Topics » Nutrition Science » China Report: A Disease Profile
T. Colin Campbell Center for Nutrition Studies
China Report: A Disease Profile

Poor societies: Disease profile:

Pneumonia, Intestinal obstruction, Peptic ulcer, Digestive diseases, Nephritis, Pulmonary tuberculosis, Non-TB infectious diseases, Parasitic diseases, Rheumatic heart disease

Wealthy societies: Disease profile:

Colon cancer, Lung cancer, Breast cancer, Leukemia, Diabetes, Coronary disease, Brain cancer 0 – 14 yr, Stomach Cancer, Liver Cancer

In China, we came to discover the differences between diseases of nutritional extravagance and poverty when we decided to find out why various diseases were clustered in the ways that they were in various parts of the country. As indicated in the chart, two basic groupings emerged. Diseases of nutritional extravagance, including cancers, heart disease, and diabetes are typically found in Western countries. While diseases of poverty (mainly various communicable infectious diseases) are found where nutritional status is compromised due to poor economic conditions.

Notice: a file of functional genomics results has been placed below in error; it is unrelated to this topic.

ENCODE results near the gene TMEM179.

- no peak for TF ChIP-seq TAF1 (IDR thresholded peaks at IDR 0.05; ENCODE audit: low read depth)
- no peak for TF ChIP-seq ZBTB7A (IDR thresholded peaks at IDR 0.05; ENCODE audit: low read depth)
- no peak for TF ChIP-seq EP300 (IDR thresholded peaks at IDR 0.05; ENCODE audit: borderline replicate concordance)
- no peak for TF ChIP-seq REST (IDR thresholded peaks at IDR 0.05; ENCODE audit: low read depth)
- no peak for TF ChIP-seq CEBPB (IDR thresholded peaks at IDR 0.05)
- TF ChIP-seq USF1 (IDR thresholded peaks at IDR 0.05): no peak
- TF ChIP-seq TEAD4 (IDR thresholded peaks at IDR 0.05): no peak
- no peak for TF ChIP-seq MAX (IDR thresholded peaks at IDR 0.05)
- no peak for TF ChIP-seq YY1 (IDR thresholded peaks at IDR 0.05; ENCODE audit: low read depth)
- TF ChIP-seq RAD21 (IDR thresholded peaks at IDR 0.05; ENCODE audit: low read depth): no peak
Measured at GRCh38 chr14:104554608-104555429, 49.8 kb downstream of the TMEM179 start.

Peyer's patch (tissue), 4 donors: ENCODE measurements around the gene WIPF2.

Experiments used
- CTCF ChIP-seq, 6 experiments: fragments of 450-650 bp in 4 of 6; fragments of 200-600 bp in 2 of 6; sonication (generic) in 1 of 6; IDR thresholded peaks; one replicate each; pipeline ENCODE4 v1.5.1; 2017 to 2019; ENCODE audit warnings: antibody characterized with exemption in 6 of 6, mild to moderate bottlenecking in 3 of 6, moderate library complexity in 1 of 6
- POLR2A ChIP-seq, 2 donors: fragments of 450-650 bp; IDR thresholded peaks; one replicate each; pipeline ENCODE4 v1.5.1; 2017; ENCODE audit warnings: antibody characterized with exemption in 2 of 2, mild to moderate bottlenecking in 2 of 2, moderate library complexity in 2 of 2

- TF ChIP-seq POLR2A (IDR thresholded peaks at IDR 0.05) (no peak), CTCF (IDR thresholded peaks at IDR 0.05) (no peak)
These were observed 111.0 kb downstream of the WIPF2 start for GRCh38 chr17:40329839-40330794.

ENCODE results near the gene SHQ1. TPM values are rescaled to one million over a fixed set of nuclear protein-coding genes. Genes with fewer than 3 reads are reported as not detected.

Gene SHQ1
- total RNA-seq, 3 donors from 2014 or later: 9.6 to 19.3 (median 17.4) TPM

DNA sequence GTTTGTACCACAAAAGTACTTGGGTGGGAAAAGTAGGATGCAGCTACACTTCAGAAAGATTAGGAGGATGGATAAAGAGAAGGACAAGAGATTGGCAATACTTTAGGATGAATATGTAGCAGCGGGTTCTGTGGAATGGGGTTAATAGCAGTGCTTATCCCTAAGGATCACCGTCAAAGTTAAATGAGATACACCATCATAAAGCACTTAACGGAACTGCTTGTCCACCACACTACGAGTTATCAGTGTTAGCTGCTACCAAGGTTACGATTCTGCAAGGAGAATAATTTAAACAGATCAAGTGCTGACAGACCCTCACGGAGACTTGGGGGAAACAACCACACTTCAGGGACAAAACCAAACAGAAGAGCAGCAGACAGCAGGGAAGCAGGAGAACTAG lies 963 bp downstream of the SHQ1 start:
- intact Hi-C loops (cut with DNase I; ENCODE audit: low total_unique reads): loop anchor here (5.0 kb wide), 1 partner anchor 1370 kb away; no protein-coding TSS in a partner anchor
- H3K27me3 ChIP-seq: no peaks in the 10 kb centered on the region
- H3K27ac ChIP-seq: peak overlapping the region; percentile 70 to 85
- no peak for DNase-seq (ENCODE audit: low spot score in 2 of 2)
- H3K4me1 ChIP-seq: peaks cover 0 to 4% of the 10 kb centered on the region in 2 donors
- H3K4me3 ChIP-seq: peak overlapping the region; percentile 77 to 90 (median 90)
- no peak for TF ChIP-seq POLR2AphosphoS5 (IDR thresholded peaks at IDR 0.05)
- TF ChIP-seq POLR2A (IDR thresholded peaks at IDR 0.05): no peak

Although we discovered various possible causes for the diseases in each group, the most interesting factor was blood cholesterol. While high blood cholesterol was the primary factor found in the diseases of nutritional extravagance, it bore little or no relationship to the diseases of poverty. This proved to be an important observation. We found that even when blood cholesterol is already very low (80-l70 mg/dL in China ), if it begins to rise, the diseases associated with nutritional extravagance will also rise.

In sum, the dietary causes for increased blood cholesterol were associated with the addition of Western kinds of nutrients and foods (such as fat and animal-based foods) as well as the reduction of high fiber, plant-based foods. For obvious reasons, the diseases of nutritional extravagance in China tended to be more common in areas undergoing urbanization.

Copyright 2024 Center for Nutrition Studies. All rights reserved.

Program Overview

  • 23,000+ students
  • 100% online, learn at your own pace
  • No prerequisites
  • Continuing education credits